Three Imaginary Girls

Seattle's Indie-Pop Press – Music Reviews, Film Reviews, and Big Fun

Minneapolis band Mouthful of Bees' first album, The End, opens with the sunshine and light breeze of spring, taking listeners on a tour reminiscent of the four seasons as tracks progress from sunlight infused whimsy to the depths of winter doldrums and back to the first opening flower bulbs announcing the oncoming warmth.

Katelyn Farstad's shaky drumming on the first track, "The Now," sounds like a baby deer trying to stand for the first time, as the sunny, surf-rock guitars bounce and wobble as lead singer, Chris Farstad's, lackadaisical vocals float through the song like fluffy clouds in an otherwise blue sky.

The spring-time feeling continues on "Jessica," with the tempo dropping enough to entice you to spread out a blanket in the park and enjoy the afternoon sun with a cool beer (or alternative beverage for the band members — none of them are of drinking age).

As the songs progress, you can envision yourself listing to The End as the weather warms up, the sun comes out, and you finally exile your sweaters into storage. "Under the Glacier" drives you outdoors to throw around the Frisbee with friends, and "I Saw a Golden Light" could easily be overheard coming from the loudspeakers as you while away the steamy afternoon enjoying the outdoor seating of your local pub.

But the mood changes, just like the seasons, as "Serpent" takes you into fall (maybe a little too prematurely) when all you wanted to do is have summer last a little longer. Micky Alfano's bass and Mark Ritsema's guitar sound like falling leaves, eventually drying up and crackling under your shoes.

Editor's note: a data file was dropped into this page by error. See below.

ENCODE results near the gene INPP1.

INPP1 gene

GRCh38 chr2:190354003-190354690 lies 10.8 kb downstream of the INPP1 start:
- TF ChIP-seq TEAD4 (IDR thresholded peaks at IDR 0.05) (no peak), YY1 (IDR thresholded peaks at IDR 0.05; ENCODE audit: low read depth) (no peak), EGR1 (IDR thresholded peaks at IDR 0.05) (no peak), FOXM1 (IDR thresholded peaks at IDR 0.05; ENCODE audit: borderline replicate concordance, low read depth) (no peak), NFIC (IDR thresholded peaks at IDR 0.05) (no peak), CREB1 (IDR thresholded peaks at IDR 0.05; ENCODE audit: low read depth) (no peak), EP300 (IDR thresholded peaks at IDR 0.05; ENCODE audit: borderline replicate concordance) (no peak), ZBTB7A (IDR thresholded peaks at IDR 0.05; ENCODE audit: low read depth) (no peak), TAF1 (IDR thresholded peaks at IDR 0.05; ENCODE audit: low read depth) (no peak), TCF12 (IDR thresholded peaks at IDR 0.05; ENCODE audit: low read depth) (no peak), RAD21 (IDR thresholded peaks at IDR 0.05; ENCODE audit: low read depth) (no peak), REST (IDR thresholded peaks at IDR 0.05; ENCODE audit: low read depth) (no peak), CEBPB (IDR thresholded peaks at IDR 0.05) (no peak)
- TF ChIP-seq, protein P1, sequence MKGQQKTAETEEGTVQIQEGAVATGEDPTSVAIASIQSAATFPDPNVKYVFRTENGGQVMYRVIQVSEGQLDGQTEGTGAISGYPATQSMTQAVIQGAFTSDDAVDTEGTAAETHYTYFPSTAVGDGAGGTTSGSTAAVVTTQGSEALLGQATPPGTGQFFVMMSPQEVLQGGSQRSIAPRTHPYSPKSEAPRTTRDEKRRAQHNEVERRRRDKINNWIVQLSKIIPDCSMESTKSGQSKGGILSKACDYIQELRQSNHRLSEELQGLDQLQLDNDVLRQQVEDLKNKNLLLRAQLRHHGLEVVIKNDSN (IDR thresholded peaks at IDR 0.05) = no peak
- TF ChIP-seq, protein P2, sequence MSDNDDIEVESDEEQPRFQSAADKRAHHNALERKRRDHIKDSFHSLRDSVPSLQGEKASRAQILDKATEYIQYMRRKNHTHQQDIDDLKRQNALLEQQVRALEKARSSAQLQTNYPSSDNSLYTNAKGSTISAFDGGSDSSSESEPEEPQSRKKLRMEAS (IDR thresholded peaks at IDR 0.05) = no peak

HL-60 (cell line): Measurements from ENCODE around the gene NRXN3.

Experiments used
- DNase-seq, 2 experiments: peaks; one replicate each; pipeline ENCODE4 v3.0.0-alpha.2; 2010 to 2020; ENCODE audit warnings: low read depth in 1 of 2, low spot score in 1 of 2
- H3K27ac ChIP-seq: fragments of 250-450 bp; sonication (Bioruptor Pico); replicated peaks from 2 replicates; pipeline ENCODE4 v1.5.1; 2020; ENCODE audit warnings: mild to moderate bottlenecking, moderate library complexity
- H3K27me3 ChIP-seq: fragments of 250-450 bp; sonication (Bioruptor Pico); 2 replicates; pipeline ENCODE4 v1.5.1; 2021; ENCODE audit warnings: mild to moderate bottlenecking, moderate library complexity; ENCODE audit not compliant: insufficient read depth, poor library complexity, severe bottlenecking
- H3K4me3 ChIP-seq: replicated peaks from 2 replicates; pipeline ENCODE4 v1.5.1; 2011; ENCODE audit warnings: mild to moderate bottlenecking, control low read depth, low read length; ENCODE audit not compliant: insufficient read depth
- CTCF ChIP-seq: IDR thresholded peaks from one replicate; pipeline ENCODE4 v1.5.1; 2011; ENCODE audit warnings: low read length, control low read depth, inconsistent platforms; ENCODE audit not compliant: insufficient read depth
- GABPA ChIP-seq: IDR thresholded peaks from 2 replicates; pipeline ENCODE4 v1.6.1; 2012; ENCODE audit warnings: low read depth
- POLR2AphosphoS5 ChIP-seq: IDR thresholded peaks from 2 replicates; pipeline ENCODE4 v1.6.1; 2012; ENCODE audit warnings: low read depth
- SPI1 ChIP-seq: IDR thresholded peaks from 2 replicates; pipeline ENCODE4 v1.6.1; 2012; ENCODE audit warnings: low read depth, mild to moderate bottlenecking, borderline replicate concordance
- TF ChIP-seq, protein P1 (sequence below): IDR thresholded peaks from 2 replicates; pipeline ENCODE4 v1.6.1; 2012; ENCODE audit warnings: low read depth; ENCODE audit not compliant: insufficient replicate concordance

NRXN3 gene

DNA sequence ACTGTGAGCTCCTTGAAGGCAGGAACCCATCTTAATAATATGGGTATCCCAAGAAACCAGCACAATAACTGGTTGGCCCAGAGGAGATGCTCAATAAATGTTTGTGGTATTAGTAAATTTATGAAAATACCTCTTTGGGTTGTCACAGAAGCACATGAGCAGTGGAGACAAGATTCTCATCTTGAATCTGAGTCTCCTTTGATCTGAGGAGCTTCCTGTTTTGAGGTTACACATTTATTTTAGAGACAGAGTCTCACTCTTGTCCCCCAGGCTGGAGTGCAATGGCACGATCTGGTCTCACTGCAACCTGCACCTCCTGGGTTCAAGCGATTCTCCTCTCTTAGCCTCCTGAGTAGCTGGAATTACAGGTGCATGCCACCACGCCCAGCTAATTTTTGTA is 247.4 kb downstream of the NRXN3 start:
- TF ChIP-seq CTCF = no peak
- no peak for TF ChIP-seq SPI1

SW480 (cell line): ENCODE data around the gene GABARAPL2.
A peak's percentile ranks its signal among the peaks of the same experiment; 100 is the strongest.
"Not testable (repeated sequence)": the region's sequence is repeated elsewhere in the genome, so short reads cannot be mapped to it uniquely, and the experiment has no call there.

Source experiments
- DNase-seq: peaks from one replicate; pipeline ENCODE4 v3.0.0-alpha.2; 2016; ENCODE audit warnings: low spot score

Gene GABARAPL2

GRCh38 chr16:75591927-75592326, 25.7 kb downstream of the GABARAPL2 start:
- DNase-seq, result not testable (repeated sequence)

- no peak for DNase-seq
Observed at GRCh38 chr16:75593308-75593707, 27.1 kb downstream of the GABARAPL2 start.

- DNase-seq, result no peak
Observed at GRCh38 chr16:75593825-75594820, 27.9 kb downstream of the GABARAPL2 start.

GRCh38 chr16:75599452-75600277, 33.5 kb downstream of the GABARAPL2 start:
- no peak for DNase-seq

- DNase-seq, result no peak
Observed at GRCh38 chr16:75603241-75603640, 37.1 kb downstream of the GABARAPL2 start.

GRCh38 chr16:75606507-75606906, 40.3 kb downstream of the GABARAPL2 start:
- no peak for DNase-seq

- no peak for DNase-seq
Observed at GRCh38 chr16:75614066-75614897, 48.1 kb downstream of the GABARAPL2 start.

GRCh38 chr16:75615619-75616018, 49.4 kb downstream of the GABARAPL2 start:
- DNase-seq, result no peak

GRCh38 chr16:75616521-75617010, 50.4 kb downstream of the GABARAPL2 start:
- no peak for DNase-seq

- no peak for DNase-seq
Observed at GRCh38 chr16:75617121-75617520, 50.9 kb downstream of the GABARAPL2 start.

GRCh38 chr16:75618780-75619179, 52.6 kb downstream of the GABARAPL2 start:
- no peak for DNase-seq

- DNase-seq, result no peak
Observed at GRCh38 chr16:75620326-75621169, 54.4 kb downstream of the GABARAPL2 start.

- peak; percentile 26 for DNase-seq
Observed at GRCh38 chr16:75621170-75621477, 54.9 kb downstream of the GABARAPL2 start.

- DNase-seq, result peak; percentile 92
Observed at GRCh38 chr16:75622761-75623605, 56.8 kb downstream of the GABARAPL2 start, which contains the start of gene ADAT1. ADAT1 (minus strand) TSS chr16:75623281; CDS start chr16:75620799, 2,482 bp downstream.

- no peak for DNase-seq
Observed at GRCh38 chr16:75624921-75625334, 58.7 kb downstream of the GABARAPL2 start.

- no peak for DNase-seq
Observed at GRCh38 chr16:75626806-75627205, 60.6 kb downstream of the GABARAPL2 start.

"Talking" reminds you of those days sipping coffee as you stroll the sidewalk with friends, wearing a scarf to ward off the autumnal chill, and "Get Out" is the kind of song you'd want to hear if you went to see Mouthful of Bees live show over the Thanksgiving holiday. The vocals are delivered with an intriguing mix of desperation and authority, lending a maturity level unexpected in such young artists.

And then, before you know it, it's winter. The snow's falling, and you want nothing more than to stay indoors, wrapped up in a blanket while listening to "Airport." The jingle-bells and pretty piano of "Sunny" remind you the sun will indeed be out again, and the snow will eventually go away. But not before a long, depressing and gray January. "Upon Reaching Cedar Falls, IA" makes you plead for winter to finally be over.

But alas, spring does come again in "Old Gold," and you drive with the windows down for the first time and stretch your arms out to enjoy the soft breeze. It's the culmination of an annual cycle and once again the drums bounce on shaky legs while sunny, happy guitars rollick underneath a lilting voice.

It was a good year, one to be remembered, but when all was said and done, you hoped that Mouthful of Bees would have lingered in one season a little longer.